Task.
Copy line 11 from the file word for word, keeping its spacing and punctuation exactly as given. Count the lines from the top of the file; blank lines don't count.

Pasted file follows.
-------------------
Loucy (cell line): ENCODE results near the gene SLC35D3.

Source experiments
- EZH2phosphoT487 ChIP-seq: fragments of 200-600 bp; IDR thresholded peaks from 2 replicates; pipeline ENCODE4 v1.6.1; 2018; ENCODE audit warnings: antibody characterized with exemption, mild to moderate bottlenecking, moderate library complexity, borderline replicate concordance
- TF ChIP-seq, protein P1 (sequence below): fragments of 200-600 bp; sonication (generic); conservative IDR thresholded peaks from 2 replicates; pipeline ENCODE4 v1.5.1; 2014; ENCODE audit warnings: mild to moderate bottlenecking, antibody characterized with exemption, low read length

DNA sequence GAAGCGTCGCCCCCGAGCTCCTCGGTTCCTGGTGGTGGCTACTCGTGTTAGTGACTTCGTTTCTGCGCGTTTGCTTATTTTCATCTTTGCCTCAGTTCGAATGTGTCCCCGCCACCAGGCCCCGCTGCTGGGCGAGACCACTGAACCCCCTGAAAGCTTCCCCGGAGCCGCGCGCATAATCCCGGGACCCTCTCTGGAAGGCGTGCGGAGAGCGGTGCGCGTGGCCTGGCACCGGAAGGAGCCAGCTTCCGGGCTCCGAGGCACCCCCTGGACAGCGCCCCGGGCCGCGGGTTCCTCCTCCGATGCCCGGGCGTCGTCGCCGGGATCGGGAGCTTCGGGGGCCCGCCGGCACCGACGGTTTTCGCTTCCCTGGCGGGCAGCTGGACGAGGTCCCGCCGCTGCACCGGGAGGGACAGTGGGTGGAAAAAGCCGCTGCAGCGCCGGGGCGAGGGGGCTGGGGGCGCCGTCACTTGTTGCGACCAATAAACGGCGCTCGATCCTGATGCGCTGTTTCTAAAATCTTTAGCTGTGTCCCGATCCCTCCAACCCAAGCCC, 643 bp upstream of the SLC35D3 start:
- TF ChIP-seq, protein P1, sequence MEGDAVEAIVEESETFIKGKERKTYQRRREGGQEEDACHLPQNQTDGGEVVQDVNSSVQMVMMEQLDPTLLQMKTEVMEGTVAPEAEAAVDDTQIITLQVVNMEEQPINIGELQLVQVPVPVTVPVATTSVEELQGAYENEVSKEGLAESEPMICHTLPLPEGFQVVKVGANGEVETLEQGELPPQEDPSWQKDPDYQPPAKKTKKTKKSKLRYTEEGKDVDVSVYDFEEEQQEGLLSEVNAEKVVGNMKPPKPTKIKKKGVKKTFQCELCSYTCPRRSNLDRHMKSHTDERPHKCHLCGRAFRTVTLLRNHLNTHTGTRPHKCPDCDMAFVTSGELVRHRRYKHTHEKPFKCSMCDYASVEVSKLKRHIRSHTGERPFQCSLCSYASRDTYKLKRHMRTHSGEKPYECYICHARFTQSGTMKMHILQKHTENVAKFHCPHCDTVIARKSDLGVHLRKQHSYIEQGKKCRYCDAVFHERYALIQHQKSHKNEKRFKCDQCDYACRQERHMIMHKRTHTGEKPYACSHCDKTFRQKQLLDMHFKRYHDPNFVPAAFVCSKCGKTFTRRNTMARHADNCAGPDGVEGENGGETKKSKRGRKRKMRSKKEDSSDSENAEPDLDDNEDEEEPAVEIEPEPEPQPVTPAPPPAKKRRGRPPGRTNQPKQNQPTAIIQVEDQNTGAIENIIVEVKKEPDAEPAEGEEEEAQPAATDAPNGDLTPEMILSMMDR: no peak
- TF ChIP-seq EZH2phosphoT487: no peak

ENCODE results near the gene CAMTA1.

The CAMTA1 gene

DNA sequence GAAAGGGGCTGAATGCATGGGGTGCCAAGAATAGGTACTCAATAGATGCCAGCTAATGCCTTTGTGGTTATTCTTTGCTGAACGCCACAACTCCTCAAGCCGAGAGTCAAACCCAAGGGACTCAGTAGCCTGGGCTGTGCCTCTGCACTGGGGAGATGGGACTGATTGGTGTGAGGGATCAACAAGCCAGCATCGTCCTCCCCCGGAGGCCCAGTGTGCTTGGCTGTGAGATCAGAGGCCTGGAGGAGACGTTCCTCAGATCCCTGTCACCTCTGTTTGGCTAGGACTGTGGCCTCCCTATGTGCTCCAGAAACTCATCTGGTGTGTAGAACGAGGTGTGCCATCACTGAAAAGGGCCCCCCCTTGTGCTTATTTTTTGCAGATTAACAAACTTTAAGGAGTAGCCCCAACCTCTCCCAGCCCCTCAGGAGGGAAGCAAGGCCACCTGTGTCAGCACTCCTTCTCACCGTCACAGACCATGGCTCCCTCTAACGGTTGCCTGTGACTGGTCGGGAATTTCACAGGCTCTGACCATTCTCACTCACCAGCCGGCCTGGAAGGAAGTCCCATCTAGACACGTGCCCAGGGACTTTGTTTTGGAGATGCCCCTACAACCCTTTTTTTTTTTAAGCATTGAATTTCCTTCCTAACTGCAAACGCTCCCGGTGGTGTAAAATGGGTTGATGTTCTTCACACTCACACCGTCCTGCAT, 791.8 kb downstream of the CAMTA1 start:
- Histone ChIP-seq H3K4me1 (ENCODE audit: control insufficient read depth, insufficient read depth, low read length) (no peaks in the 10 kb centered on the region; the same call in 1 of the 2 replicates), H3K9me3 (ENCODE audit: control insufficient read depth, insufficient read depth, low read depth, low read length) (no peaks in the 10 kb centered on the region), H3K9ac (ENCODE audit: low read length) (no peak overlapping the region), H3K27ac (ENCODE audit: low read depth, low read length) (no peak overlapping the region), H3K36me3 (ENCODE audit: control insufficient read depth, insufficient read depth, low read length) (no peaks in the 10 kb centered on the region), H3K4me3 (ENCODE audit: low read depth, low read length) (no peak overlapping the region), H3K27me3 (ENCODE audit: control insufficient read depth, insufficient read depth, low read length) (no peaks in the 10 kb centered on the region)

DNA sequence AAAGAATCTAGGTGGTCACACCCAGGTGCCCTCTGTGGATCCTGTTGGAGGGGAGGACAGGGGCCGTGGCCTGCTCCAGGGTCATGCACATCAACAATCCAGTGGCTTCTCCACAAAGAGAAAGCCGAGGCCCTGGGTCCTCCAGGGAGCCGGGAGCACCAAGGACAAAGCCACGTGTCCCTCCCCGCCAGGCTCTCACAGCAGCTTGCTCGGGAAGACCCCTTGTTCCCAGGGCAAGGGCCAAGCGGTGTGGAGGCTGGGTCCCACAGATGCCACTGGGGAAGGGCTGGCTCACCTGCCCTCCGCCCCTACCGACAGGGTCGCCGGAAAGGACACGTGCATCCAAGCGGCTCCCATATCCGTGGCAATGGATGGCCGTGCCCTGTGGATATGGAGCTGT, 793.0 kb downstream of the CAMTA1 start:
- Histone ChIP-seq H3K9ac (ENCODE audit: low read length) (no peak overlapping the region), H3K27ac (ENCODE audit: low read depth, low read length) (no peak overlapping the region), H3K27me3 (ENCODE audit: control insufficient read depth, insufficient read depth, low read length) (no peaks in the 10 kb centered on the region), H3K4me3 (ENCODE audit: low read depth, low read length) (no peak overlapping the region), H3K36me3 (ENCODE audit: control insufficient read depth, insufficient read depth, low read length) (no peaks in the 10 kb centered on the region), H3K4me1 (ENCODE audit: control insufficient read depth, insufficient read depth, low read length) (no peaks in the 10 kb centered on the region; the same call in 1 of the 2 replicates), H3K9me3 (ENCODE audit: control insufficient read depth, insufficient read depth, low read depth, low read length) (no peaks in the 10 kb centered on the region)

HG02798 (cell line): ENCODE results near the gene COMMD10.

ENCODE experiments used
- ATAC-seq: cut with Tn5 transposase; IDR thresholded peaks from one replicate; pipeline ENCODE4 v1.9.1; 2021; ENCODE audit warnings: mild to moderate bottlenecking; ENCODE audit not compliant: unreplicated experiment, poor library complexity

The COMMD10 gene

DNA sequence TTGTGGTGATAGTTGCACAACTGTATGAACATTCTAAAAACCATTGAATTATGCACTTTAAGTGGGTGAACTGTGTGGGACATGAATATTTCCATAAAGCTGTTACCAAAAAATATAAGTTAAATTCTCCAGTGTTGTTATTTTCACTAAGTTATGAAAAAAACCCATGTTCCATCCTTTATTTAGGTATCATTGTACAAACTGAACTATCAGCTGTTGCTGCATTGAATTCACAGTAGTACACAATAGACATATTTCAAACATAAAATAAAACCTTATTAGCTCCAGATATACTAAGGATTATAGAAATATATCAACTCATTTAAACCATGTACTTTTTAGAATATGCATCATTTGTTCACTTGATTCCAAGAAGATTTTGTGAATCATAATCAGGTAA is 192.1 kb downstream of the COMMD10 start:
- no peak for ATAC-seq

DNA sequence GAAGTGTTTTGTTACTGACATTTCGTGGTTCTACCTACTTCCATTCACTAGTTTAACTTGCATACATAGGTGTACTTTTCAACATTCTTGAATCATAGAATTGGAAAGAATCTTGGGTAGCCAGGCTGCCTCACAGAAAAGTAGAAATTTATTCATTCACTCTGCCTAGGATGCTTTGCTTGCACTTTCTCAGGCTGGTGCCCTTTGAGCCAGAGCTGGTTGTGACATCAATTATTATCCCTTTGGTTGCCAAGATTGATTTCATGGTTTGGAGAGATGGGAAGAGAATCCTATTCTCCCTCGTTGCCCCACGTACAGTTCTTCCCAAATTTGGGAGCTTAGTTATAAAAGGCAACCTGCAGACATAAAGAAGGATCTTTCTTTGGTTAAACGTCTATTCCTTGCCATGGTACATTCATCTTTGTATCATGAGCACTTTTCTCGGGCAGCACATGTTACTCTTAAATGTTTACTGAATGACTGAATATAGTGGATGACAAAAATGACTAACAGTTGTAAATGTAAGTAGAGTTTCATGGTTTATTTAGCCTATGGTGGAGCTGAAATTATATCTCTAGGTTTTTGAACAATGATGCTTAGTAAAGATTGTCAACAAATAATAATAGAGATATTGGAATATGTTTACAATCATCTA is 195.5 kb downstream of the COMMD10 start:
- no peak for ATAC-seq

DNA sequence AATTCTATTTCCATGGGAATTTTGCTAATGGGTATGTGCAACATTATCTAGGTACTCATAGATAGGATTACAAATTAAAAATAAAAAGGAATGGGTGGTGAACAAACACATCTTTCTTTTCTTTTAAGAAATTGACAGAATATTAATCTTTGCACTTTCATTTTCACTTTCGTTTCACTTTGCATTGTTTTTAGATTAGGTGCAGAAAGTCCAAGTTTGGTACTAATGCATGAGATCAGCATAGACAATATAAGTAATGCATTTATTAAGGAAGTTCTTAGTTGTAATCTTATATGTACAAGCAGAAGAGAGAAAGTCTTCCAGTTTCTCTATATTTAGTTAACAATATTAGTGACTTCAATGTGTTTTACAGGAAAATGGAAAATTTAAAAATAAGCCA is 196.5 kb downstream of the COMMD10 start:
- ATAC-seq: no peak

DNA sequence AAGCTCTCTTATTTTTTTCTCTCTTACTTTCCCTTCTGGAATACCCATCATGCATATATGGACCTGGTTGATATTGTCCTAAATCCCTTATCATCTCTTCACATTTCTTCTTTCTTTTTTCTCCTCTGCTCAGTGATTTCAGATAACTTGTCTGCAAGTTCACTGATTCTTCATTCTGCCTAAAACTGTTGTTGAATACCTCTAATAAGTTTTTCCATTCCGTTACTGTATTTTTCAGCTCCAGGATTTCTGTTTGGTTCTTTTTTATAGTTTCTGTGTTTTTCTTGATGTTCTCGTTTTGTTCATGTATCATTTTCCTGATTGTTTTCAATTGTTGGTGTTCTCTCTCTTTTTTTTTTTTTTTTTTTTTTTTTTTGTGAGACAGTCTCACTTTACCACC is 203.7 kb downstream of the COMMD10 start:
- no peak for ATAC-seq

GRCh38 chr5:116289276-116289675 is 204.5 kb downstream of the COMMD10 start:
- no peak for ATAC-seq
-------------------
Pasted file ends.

- Histone ChIP-seq H3K4me1 (ENCODE audit: control insufficient read depth, insufficient read depth, low read length) (no peaks in the 10 kb centered on the region; the same call in 1 of the 2 replicates), H3K9me3 (ENCODE audit: control insufficient read depth, insufficient read depth, low read depth, low read length) (no peaks in the 10 kb centered on the region), H3K9ac (ENCODE audit: low read length) (no peak overlapping the region), H3K27ac (ENCODE audit: low read depth, low read length) (no peak overlapping the region), H3K36me3 (ENCODE audit: control insufficient read depth, insufficient read depth, low read length) (no peaks in the 10 kb centered on the region), H3K4me3 (ENCODE audit: low read depth, low read length) (no peak overlapping the region), H3K27me3 (ENCODE audit: control insufficient read depth, insufficient read depth, low read length) (no peaks in the 10 kb centered on the region)